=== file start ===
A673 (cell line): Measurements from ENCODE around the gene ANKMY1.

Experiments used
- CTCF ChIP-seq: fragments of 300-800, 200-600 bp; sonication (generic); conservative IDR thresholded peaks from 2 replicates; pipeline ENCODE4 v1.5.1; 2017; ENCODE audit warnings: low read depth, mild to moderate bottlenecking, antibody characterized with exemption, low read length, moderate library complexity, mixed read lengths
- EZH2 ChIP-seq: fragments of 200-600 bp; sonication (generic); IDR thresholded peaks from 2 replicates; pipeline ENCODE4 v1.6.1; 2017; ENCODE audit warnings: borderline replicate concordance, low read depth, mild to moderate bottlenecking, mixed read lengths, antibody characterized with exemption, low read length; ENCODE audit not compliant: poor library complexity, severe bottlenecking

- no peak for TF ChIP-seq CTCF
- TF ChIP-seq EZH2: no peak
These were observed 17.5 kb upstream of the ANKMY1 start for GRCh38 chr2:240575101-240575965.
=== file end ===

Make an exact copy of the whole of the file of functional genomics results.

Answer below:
A673 (cell line): Measurements from ENCODE around the gene ANKMY1.

Experiments used
- CTCF ChIP-seq: fragments of 300-800, 200-600 bp; sonication (generic); conservative IDR thresholded peaks from 2 replicates; pipeline ENCODE4 v1.5.1; 2017; ENCODE audit warnings: low read depth, mild to moderate bottlenecking, antibody characterized with exemption, low read length, moderate library complexity, mixed read lengths
- EZH2 ChIP-seq: fragments of 200-600 bp; sonication (generic); IDR thresholded peaks from 2 replicates; pipeline ENCODE4 v1.6.1; 2017; ENCODE audit warnings: borderline replicate concordance, low read depth, mild to moderate bottlenecking, mixed read lengths, antibody characterized with exemption, low read length; ENCODE audit not compliant: poor library complexity, severe bottlenecking

- no peak for TF ChIP-seq CTCF
- TF ChIP-seq EZH2: no peak
These were observed 17.5 kb upstream of the ANKMY1 start for GRCh38 chr2:240575101-240575965.